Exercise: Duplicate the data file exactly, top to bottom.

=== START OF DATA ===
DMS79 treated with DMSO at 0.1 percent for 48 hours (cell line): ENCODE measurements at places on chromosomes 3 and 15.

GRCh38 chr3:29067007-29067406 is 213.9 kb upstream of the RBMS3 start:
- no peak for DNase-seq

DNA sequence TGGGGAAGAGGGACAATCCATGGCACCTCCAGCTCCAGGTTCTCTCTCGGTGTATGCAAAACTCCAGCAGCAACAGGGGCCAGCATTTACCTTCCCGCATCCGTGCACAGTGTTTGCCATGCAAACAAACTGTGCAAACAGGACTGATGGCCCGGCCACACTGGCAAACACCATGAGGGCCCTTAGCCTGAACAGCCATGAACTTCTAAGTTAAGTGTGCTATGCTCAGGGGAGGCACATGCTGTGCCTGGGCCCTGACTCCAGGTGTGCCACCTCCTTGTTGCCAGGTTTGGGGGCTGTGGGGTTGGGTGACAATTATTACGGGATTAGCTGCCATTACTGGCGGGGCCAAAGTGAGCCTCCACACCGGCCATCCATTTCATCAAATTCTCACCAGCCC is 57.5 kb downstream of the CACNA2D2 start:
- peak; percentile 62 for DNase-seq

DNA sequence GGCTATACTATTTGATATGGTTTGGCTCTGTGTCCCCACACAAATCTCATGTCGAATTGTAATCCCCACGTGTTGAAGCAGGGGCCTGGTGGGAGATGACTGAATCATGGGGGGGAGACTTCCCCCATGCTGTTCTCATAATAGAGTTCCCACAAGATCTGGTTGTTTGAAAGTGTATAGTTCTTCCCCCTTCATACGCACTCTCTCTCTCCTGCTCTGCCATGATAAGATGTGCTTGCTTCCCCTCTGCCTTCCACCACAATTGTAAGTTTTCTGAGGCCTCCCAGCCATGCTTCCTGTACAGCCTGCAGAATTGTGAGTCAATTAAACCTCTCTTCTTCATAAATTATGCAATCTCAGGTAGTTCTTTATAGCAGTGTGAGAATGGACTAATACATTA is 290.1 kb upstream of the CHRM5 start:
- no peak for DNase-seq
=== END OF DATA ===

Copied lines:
DMS79 treated with DMSO at 0.1 percent for 48 hours (cell line): ENCODE measurements at places on chromosomes 3 and 15.

GRCh38 chr3:29067007-29067406 is 213.9 kb upstream of the RBMS3 start:
- no peak for DNase-seq

DNA sequence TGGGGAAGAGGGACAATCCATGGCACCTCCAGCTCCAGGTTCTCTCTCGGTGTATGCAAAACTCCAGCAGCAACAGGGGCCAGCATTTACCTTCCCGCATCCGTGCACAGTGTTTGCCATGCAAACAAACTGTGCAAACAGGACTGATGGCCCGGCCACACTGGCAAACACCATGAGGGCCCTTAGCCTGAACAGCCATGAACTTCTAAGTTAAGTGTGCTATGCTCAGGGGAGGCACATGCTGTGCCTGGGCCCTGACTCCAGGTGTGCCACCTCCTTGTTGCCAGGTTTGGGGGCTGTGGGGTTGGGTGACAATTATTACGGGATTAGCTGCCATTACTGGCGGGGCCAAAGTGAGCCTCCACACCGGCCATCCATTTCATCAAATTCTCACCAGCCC is 57.5 kb downstream of the CACNA2D2 start:
- peak; percentile 62 for DNase-seq

DNA sequence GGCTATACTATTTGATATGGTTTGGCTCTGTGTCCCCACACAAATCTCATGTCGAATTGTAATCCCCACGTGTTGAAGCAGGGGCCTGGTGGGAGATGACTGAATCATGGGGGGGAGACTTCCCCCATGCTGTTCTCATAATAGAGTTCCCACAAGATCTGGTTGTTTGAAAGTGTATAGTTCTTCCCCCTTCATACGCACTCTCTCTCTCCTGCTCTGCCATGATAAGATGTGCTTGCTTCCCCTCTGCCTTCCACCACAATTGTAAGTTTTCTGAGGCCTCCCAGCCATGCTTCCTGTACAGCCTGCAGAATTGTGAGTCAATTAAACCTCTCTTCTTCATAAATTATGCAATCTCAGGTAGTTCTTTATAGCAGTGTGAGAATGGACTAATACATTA is 290.1 kb upstream of the CHRM5 start:
- no peak for DNase-seq